Water Management

Global challenges in the field of water

Water security is a human right, but for more than 700 million people that right to safe drinking water is still not regulated. There are 2.5 billion people in the world who do not have access to sanitation and billions of people live in areas where there is an increasing scarcity of water. Economic growth, population growth, urbanization and climate change are increasingly leading to too little, too dirty, or too much water. The World Economic Forum sees the water crisis as the main threat to the global economy.

The Dutch contribution to solutions

The Netherlands wants to contribute to solutions for this global water problem. The Netherlands does this by:

  1. Help improve access to drinking water and sanitation for the poorest
  2. Search for improved water productivity in agriculture
  3. Help improve management of catchment areas (rivers) and deltas
 

What will the Netherlands achieve with this commitment?

  1. As of 2004, our efforts have given 50 million people access to sanitation and, by the end of 2015, 30 million people have access to safe drinking water
  2. Thanks to programs such as Securing Water for Food, this is slowly taking shape and we are working with FAO and UNESCO-IHE to help millions of farmers with their irrigation practices.
  3. Even though these are large, complex, and long-term projects, Dutch aid to the Nile and Senegal rivers has led to conflict prevention and, after very severe storms, to flood protection in New York and Orleans.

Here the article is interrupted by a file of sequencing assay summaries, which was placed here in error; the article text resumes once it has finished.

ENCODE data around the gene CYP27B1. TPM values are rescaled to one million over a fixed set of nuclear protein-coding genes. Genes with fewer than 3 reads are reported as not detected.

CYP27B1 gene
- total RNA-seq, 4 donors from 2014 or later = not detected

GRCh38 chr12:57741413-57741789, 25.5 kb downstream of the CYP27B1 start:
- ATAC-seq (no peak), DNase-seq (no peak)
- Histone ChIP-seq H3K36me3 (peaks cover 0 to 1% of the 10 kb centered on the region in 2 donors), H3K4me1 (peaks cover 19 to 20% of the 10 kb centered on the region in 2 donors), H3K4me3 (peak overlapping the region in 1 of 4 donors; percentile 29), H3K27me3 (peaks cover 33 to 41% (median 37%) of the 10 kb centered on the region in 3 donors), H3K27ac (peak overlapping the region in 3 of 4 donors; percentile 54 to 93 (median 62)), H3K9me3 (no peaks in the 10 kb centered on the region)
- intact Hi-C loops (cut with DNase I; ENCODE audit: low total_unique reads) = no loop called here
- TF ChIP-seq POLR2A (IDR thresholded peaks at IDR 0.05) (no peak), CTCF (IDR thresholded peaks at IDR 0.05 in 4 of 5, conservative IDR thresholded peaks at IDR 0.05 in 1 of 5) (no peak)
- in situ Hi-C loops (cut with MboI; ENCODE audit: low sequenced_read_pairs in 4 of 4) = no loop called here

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Challenges for Chile and the Netherlands in the field of water

Chile faces a number of challenges arising from years of drought caused by climate change: outdated legislation based on water abundance; large parts of the country suffering from drought; fragmented water management; geographical move of agriculture towards the South, where there is still water; little or no recycling or collection and storage of rainwater; pollution of rivers and silting of deltas.

In recent years, the Netherlands has also been confronted with changing weather patterns, which for the first time in our country lead to drought in the spring and / or summer, and serious surpluses at other times of the year (the Netherlands has extensive experience with this).

Dutch water policy is based on the inherent interdependence of our country with water through rivers, the coast and an important part of the land that is under water. But that policy is constantly evolving based on new experiences, knowledge, and technology, partly prompted by the increasing drought.

The Netherlands and Chile can complement each other well in this field and exchange knowledge and experiences that yield mutual benefits.

The aim of the Dutch-Chilean water cooperation

The Netherlands and Chile are working together in the field of water with the aim of exchanging scientific and administrative knowledge, sharing (concrete) short, medium and long-term solutions that lead to tackling the challenges that both countries have in this area.